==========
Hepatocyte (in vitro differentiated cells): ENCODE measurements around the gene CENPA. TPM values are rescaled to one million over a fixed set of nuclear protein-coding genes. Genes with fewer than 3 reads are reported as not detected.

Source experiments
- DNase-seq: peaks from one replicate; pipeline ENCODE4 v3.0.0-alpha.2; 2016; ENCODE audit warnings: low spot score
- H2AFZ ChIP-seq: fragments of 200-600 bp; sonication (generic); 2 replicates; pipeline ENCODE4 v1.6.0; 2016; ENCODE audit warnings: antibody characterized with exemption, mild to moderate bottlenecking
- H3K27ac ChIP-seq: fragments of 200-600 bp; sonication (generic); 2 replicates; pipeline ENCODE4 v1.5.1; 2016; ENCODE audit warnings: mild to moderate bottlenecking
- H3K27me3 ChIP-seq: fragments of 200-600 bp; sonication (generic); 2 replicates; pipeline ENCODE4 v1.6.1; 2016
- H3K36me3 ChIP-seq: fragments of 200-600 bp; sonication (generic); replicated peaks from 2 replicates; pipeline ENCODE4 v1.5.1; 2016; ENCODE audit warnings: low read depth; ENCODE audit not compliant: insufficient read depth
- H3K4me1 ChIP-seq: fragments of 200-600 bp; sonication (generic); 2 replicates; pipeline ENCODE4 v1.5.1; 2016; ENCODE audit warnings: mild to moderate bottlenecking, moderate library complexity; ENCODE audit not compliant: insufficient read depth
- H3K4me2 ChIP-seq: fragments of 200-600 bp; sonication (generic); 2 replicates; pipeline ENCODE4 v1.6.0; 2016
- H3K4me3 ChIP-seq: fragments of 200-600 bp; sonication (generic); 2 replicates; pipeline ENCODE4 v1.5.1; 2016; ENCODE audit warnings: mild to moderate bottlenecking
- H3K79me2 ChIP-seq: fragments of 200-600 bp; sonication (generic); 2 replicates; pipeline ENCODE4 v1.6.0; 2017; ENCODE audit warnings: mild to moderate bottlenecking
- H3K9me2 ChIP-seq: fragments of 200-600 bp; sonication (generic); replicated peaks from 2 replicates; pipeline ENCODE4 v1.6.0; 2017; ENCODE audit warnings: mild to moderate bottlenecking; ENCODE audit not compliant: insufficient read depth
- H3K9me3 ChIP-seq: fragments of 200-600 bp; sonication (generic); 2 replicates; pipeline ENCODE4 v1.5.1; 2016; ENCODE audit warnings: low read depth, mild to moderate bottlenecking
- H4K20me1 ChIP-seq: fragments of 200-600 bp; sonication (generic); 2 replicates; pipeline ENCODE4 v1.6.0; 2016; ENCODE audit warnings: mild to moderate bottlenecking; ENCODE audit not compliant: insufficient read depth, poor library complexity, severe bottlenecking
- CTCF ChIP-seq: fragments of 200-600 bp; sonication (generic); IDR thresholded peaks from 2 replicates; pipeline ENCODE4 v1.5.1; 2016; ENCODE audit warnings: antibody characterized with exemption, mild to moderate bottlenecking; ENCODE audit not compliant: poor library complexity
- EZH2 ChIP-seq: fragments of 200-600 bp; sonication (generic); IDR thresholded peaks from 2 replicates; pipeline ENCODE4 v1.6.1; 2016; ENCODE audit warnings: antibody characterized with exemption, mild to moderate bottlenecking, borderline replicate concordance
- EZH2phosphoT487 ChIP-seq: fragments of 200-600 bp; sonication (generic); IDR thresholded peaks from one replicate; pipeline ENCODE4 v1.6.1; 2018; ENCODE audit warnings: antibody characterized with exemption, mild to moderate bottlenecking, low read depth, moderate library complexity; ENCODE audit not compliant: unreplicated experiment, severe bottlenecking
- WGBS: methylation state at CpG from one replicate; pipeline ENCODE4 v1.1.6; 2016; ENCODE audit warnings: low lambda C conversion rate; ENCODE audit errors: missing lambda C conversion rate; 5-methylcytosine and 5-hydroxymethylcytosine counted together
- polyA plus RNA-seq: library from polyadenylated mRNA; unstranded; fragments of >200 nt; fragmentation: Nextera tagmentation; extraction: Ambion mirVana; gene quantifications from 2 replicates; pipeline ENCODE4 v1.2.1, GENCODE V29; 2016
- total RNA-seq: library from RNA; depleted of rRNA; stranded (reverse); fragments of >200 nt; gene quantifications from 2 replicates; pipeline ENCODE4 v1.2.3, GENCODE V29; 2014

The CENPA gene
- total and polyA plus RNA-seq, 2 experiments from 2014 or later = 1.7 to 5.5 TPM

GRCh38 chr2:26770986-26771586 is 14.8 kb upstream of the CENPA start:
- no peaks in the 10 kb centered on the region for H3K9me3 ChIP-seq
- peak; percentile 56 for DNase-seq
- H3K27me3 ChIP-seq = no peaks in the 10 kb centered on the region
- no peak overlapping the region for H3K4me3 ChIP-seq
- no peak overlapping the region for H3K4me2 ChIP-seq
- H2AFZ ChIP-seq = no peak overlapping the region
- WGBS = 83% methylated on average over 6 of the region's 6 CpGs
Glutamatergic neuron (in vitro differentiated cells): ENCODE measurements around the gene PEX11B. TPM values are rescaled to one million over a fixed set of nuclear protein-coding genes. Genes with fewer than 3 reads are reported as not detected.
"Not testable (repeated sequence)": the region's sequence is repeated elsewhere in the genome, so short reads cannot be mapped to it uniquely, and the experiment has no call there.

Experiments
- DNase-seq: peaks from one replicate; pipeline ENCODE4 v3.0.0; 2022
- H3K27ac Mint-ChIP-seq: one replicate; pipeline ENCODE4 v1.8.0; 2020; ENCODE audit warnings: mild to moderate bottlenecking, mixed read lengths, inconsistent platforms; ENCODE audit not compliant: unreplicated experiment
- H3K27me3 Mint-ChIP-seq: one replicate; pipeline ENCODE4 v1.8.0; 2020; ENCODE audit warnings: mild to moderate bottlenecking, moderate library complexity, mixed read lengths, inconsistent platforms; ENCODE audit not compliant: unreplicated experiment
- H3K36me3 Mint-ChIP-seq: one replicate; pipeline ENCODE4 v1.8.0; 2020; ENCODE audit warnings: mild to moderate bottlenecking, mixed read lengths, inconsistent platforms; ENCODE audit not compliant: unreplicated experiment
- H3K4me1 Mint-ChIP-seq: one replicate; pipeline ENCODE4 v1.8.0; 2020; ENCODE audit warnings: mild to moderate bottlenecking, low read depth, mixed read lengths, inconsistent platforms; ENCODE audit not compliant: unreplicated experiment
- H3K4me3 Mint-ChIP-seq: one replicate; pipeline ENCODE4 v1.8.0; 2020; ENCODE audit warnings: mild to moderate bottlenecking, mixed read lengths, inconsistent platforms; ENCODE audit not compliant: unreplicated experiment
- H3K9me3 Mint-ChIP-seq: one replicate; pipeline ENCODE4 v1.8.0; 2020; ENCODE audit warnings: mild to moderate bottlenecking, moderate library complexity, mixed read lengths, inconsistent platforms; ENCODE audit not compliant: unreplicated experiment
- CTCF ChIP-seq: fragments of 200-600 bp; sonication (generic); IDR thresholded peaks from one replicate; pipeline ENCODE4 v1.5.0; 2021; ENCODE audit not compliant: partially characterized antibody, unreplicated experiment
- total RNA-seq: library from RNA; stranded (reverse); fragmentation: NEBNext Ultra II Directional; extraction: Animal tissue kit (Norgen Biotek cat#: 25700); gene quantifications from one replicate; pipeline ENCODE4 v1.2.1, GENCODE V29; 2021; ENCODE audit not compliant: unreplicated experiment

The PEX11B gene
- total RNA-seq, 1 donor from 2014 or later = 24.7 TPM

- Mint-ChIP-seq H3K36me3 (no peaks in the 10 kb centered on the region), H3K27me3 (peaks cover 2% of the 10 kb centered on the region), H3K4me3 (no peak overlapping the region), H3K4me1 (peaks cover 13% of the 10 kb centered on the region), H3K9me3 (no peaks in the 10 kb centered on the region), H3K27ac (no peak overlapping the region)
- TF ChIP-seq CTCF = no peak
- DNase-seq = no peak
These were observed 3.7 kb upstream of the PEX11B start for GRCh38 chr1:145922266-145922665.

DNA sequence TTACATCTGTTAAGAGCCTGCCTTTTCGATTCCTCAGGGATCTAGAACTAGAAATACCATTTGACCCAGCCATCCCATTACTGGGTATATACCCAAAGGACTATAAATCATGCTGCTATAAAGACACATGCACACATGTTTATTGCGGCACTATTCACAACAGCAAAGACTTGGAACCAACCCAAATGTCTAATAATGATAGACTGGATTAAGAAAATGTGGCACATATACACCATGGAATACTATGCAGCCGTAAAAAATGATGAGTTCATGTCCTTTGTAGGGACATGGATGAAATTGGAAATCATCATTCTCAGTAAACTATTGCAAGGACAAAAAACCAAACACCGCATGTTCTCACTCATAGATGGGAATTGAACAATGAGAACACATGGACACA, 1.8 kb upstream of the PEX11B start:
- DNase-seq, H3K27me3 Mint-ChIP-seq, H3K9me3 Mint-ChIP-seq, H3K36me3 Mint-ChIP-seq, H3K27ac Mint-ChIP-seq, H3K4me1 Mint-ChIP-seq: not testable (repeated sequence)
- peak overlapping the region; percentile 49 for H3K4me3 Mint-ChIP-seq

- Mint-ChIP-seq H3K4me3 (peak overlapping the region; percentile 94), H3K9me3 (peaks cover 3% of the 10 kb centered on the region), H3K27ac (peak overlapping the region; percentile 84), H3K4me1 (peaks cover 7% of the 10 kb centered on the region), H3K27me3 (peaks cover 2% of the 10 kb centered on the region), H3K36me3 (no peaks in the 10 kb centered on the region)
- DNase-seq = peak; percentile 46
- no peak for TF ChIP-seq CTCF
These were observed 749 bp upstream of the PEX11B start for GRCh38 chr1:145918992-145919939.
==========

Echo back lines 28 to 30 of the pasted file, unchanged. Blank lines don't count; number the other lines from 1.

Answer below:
- no peak overlapping the region for H3K4me2 ChIP-seq
- H2AFZ ChIP-seq = no peak overlapping the region
- WGBS = 83% methylated on average over 6 of the region's 6 CpGs